Rebels claimed to have shot down what appeared to be a MiG-21 outside of Bohadi. On 17 March, a pro-Gaddafi Su-22UM3K fighter bomber was shot down over Benina AB, the pilot, reportedly an Algerian mercenary, ejected safely and was captured by rebel forces.[40] On that same day, on 17 March 2011, a "Free Libya Air Force" MiG-21UM crashed after take off from Benina airport due to technical problems, the pilot ejected safely.[40][56] The rebel MiG-21UM that crashed on 17 March was flown from Ghardabiya Air Base near Sirte to Benina by a defecting pilot the day before.[40][57] On that same day on 17 March 2011, Gaddafi loyalist fighter jets bombed the rebel-held Benina air force base, damaging three passenger aircraft—two YAK-40 and one Boeing 737-26D operated by Air Libya—that were parked there on the runway.[58]

On 19 March 2011, a rebel MiG-23BN was shot down over Benghazi by rebel air defence forces in a case of mistaken identity.[59] The pilot, colonel Mohammed Mbarak al-Okali ejected but at a very low altitude, and was killed as a result.[60][61][62] BBC News reported on 20 March that the rebel aircraft was shot down by its own air defenses during an attempt to bomb advancing pro-Gaddafi tank columns near Benghazi.[63]

Damage to the Libyan People's Air Force airfield Ghardabiya after being attacked by coalition aircraft, 20 March 2011

According to the opposition sources, rebel MiG-21 and MiG-23 fighter jets, Mi-24 combat attack helicopters, 14 rebel fighter pilots, 50 technicians and hundreds of ground personnel, all stationed at the Benina air force base, were crucial in their defence of Benghazi from pro-Gaddafi offensive, launching multiple airstrikes during the first half of March on advancing Gaddafi forces in eastern Libya, with the hardest day of combat for the Free Libya air force being 19 March, when pro-Gaddafi forces tried to capture Benghazi.[35] But rebel air force suffered heavy losses in process—according to opposition sources, between 1 March and 19 March, rebel air force launched a total of 38 combat sorties (nine of which were conducted by Mi-24 combat attack helicopters) against advancing pro-Gaddafi forces in eastern Libya, but lost in the process two fighter jets and one helicopter, suffering eight pilots and gunmen killed.[35]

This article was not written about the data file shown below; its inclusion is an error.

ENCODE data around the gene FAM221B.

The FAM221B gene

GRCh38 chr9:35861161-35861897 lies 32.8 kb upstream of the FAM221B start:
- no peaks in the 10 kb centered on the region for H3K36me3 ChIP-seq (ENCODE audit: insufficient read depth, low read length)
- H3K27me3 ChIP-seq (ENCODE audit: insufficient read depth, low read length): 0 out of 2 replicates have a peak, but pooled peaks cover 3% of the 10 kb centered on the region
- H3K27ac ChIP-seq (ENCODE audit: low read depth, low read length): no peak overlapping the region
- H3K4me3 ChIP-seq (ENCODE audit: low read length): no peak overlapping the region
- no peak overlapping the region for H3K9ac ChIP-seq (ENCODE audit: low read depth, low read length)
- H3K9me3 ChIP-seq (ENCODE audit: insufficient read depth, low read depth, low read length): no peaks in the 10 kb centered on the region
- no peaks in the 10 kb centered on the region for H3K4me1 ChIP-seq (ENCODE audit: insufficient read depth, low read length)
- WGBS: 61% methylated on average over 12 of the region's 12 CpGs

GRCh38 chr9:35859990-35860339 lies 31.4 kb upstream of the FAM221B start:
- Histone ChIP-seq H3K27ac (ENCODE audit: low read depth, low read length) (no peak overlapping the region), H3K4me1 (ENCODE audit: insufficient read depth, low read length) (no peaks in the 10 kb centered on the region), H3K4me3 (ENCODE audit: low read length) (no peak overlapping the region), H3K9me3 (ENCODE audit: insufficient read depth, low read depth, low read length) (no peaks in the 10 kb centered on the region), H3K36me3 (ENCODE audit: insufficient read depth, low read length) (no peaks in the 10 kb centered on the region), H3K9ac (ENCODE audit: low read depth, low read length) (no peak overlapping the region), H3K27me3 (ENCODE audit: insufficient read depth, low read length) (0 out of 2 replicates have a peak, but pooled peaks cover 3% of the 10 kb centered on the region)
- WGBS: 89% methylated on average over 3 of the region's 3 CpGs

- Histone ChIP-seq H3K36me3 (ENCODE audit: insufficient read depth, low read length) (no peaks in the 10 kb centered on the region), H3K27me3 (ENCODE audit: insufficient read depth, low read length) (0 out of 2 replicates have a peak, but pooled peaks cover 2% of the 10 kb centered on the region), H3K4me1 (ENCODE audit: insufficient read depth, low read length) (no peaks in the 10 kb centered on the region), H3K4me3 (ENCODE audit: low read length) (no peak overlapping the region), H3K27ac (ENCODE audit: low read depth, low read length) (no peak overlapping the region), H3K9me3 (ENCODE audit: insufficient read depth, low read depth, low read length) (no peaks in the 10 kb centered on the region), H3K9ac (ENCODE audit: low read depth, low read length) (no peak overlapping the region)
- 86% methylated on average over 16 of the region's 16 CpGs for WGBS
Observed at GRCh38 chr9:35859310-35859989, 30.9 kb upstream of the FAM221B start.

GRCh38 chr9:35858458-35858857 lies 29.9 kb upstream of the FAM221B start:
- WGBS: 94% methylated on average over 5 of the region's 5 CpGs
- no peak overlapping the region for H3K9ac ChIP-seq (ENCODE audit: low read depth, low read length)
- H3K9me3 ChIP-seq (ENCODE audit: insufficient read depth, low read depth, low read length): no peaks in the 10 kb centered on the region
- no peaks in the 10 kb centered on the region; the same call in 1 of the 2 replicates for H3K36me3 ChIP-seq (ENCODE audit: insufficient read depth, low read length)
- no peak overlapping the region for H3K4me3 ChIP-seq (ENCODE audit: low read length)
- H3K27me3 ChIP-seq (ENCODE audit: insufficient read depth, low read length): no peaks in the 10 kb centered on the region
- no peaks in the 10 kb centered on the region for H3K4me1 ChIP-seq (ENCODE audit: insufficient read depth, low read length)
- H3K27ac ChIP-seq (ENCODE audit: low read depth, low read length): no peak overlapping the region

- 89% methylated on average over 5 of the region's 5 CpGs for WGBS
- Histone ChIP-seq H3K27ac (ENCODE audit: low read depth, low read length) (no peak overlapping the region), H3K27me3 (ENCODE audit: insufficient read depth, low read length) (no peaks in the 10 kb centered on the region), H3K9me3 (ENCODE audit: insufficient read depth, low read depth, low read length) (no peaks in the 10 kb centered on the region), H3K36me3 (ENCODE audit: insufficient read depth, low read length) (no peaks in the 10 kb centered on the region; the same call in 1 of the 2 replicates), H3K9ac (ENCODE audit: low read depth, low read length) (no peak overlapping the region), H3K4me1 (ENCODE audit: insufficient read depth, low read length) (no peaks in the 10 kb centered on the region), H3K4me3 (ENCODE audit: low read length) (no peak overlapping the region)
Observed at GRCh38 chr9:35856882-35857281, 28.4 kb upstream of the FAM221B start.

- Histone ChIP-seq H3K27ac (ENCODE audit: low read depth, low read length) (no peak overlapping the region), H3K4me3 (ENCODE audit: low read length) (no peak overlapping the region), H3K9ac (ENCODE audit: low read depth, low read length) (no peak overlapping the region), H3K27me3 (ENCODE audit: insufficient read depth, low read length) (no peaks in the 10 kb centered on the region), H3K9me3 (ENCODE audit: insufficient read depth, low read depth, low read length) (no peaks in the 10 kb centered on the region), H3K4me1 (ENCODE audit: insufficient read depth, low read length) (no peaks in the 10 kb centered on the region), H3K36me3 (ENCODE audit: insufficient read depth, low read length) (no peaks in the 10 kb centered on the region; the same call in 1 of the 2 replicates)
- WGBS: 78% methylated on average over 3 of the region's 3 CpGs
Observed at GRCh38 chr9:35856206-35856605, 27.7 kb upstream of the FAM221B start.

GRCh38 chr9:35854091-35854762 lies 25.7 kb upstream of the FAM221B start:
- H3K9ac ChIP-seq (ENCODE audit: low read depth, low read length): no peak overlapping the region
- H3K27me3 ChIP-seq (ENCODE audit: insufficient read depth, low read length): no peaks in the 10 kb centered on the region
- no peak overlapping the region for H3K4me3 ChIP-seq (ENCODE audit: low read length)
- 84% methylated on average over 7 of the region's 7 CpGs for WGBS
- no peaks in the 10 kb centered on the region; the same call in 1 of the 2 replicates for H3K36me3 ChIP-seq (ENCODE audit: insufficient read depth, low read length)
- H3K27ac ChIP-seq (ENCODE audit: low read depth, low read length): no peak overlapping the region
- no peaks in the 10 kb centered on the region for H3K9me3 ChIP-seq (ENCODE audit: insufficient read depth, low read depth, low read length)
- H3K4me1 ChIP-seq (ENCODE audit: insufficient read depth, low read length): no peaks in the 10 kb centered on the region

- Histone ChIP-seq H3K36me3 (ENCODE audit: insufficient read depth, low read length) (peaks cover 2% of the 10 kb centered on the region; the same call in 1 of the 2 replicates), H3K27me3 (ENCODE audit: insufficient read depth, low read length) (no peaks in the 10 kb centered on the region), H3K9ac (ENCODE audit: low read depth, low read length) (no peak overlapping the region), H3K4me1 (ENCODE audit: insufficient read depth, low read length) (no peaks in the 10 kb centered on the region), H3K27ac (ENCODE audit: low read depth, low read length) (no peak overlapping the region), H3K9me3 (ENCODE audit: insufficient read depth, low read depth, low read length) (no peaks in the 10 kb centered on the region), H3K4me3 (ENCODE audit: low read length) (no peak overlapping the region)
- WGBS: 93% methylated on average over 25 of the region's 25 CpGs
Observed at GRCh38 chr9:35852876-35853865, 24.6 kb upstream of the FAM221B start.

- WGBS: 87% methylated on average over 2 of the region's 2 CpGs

On 17 March 2011., the UN Security council adopted the United Nations Security Council resolution 1973 which legitimised the military operation against the pro-Gaddafi regime - with 10 votes in favour, 0 against and 5 abstentions, a no-fly zone was established over the whole of Libya with the United Nations Security Council resolution 1973. Despite that, both pro-Gaddafi and pro-rebel air forces continued their sorties for the next two days, launching multiple airstrikes up until the night of 19 March, when a no-fly zone was finally implemented by NATO forces, grounding both rebel and pro-Gaddafi fighter jets from then on.[35][64] In the late afternoon of 19 March, first coalition airstrikes were launched against the Gaddafi regime, with French fighter jets bombing pro-Gaddafi tank columns at the entrance to Benghazi, stopping their offensive against rebel forces in Benghazi.[65] US and British warships then launched more than 120 Tomahawk cruise missiles against Jamahiriya air defences and four US B-2 stealth bombers attacked and destroyed several Jamahiriya airfields during the night of 19 March, with more airstrikes and cruise missile strikes being launched against the pro-Gaddafi regime during the next several days, destroying the combat capabilities of pro-Gaddafi Libyan air force and anti-air defences.[66]